Are your kids old enough to be fascinated by fantastical creatures, but still young enough to want to look at pictures while you read to them? We may have found the perfect solution, in local author Gregory Hofmann’s new children’s picture book, Larger than Life, which he also illustrated. Excited about his kids’ lit debut (he’s already a novelist and poet), he took the time to reveal some insights to us:
GG: What were your three favorite picture books as a child? Which three would you recommend to parents now, as an adult?
GH: The top three picture books that I remember loving as a child were Where the Wild Things Are by Maurice Sendak, Corduroy by Don Freeman, and Oh, The Places You'll Go! by Dr. Seuss. I also remember when I was just a little older reading all the Shel Silverstein books of poetry over and over again. Now that I'm a parent, I've found some new favorites like Anansi the Spider by Gerald McDermott, I Want My Hat Back by Jon Klassen (which I just realized is part of a trilogy!) and the Elephant and Piggie books by Mo Willems. If it's one of those nights when Mack just won't fall asleep, I switch over to reading Pablo Neruda poetry in Spanish, and he's out like a light.
GG: How did your desire and then your decision to become a children's author come about?
GH: I've been a novelist, poet, illustrator for a long time, and I noticed that my projects can become really sprawling projects that take years to write and more years to organize, edit and rewrite. Writing this children's book was a much more concise project. It still took a lot of revision, but where editing a novel can feel like monumental sculpture, editing this book felt more like polishing a stone, or sharpening a knife. The smaller scope allowed me to really focus on it in a way that felt loving. Besides all that, I have a son who just turned five, and my girlfriend has a six-year-old, and I was able to bond with them over the writing and drawing process, which is a delightful departure from other writing experiences that have felt much more cerebral, and isolating.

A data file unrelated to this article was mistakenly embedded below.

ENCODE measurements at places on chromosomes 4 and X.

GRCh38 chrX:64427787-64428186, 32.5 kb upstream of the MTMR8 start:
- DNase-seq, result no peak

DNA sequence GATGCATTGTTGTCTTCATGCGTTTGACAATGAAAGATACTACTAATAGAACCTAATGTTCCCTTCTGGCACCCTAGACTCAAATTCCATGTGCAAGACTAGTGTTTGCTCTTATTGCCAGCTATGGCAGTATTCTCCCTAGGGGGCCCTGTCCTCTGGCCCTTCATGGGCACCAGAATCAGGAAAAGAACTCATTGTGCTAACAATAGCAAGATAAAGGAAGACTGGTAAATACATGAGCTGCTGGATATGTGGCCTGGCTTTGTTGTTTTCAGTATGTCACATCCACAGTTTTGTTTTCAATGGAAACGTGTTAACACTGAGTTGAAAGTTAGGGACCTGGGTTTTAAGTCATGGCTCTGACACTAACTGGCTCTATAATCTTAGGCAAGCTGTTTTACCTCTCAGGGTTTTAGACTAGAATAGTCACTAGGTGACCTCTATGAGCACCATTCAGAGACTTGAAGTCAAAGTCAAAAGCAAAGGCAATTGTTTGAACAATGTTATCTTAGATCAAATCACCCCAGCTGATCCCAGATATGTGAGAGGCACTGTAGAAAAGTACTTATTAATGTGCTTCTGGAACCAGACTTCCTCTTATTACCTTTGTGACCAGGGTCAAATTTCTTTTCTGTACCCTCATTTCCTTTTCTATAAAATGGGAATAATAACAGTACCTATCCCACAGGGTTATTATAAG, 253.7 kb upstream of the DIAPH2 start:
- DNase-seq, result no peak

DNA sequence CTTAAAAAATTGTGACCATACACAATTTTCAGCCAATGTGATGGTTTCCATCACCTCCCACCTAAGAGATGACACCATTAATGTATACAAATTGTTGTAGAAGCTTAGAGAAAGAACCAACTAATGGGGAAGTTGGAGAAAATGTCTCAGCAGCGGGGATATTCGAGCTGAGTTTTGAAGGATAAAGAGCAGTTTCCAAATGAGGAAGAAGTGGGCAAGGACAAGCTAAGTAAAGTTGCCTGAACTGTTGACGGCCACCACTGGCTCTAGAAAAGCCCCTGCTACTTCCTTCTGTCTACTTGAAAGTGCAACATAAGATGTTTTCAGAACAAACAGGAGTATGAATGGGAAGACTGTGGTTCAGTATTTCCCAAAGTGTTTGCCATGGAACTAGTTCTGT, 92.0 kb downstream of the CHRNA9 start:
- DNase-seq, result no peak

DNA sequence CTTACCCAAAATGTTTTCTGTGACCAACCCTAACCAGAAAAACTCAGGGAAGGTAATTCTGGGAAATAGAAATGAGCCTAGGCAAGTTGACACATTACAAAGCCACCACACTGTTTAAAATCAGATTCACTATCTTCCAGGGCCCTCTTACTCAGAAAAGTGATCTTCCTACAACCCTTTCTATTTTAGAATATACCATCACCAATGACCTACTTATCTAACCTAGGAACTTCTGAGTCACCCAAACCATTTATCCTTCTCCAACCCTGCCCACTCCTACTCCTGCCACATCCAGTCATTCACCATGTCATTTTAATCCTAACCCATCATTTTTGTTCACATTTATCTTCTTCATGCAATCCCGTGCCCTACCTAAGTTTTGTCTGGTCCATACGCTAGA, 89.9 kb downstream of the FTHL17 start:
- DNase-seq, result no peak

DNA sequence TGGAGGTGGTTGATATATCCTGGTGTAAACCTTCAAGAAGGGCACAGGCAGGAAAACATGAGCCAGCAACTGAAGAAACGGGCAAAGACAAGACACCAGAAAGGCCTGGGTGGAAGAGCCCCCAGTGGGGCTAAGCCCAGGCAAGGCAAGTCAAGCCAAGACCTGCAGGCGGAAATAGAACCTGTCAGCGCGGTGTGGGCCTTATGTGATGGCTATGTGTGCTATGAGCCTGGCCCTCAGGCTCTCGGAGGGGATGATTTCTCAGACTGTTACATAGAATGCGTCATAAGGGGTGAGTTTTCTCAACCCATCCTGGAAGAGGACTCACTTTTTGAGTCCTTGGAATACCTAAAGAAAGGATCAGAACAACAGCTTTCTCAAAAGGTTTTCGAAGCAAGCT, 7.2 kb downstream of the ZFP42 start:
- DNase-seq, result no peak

GG: What about your decision to illustrate Larger than Life yourself? Was there a process?
GH: Illustrating the book was so much fun, and really grew me as an artist. All of the original drawings are done with #2 pencils, and then I built up color and contrast in Photoshop. It was a really complicated way to arrive at what looks like a colored pencil drawing, but I'm so happy with the way it turned out. My son and my girlfriend's son would hang out with me on the couch, and tell me what colors things should be (if I hadn't exercised a little veto power, most everything in the book would be gold or turquoise).
GG: One of your reviewers thought it was great to expose their kids to mythological-type creatures like the minotaur and the centaur. How do you think it benefits young minds to think about fantasy beasts, etc?
GH: I think it's fun to play around with challenging a kid's expectations. Many of these creatures have a one-dimensionally sinister, or one-dimensionally good reputation, and I don't like making things that simple for my own son. Sometimes he asks me a question like, "Dad, are there really monsters in our world?" and then I embark on a long-winded exploration of how complicated life truly is, and how fear can turn anything into a monster. I am happy to find that this book is already starting conversations between parents and kids about myth and magic and archetypes, and I was careful not to push that agenda too hard.
GG: Can you remember the original spark of an idea that eventually became the book? What was it? And what happened next?
GH: I had been reading Shel Silverstein to the kids every night, and on a particularly quiet morning, with his easy cadence on my mind, I wrote a short poem about these creatures. It came easily, and made me want to pick up a pencil and start to draw the pictures. It felt like the project was choosing me.
Find out more about Larger Than Life at www.rtribe.us/largerthanlife.html or order the book at one of your local retailers.